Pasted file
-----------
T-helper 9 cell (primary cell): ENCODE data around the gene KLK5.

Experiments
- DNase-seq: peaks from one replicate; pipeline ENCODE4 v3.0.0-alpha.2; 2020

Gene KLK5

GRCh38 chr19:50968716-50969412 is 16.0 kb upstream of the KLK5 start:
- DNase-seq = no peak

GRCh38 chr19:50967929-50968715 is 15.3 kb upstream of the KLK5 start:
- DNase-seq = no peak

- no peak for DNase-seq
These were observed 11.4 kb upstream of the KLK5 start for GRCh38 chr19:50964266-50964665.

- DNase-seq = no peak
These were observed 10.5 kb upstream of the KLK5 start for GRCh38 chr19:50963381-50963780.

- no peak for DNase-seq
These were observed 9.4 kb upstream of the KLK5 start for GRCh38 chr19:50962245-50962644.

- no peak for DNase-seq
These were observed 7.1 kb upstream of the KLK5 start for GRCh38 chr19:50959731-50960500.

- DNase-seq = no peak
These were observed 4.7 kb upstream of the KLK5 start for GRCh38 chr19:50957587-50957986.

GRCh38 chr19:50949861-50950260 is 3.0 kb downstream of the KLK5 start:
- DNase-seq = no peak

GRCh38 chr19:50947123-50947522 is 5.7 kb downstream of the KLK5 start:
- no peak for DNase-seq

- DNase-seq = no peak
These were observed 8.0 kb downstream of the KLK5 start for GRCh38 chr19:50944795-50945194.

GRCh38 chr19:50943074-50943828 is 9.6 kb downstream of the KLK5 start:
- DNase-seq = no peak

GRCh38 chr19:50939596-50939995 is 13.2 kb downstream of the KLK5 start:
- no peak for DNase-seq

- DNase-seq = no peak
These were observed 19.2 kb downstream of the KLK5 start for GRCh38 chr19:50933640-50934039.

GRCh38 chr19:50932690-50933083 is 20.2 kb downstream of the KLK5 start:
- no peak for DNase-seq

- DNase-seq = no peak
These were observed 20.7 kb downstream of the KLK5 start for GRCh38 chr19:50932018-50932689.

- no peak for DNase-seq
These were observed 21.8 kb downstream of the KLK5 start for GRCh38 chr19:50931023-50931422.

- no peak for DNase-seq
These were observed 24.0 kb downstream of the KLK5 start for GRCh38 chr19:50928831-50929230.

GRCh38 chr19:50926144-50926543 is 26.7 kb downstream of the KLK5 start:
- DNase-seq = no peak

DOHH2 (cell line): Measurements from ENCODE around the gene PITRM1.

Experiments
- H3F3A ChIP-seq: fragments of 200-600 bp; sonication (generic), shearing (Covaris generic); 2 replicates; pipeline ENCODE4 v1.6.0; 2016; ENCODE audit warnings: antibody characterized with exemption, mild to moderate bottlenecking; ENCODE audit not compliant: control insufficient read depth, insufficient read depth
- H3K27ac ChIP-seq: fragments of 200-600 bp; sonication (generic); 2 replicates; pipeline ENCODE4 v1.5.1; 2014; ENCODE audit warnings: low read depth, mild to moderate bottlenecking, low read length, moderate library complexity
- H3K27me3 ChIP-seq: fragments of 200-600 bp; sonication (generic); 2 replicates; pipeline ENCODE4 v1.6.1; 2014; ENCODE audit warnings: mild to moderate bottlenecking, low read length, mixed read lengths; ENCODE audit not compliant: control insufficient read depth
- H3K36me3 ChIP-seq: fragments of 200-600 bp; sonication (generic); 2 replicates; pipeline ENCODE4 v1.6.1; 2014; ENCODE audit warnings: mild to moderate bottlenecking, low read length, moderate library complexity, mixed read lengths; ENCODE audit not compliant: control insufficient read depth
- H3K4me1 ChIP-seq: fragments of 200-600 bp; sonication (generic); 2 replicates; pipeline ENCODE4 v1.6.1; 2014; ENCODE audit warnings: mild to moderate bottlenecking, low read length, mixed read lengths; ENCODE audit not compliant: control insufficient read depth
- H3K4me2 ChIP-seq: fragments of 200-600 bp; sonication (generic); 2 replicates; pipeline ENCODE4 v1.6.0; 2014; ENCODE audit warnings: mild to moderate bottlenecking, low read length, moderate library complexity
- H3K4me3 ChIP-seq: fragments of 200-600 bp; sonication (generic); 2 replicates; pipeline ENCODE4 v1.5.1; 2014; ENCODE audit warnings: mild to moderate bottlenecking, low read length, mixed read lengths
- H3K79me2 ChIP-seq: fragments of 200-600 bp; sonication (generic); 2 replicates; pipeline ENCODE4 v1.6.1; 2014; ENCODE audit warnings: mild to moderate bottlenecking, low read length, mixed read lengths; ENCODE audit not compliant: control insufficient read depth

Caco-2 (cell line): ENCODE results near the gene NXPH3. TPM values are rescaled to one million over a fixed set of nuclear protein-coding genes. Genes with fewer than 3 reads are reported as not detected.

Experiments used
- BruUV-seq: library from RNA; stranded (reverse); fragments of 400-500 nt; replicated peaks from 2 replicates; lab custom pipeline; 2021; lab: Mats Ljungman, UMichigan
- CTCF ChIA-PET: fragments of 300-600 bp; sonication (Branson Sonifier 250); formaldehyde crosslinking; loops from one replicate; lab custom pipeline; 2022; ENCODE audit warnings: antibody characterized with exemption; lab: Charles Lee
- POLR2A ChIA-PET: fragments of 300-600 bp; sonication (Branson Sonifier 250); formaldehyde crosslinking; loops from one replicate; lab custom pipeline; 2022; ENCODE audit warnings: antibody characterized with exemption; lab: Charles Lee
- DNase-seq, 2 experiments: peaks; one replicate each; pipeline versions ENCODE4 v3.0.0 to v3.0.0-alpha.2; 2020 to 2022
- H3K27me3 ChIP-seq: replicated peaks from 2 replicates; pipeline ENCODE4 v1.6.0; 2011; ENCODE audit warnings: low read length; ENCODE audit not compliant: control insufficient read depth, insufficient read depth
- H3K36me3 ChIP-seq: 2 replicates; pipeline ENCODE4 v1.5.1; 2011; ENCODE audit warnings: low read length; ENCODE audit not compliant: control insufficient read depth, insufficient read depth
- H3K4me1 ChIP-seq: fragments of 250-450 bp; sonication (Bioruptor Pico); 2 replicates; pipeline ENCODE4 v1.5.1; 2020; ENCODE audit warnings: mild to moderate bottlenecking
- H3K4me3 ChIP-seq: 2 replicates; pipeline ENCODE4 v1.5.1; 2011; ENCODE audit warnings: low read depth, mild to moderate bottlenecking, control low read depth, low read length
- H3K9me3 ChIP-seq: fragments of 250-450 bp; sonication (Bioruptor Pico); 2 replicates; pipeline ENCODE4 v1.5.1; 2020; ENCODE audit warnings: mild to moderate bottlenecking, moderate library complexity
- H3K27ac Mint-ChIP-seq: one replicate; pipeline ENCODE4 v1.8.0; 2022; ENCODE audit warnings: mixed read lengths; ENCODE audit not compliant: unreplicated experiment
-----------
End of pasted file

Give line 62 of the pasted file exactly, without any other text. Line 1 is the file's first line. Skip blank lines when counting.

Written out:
- H3K27ac Mint-ChIP-seq: one replicate; pipeline ENCODE4 v1.8.0; 2022; ENCODE audit warnings: mixed read lengths; ENCODE audit not compliant: unreplicated experiment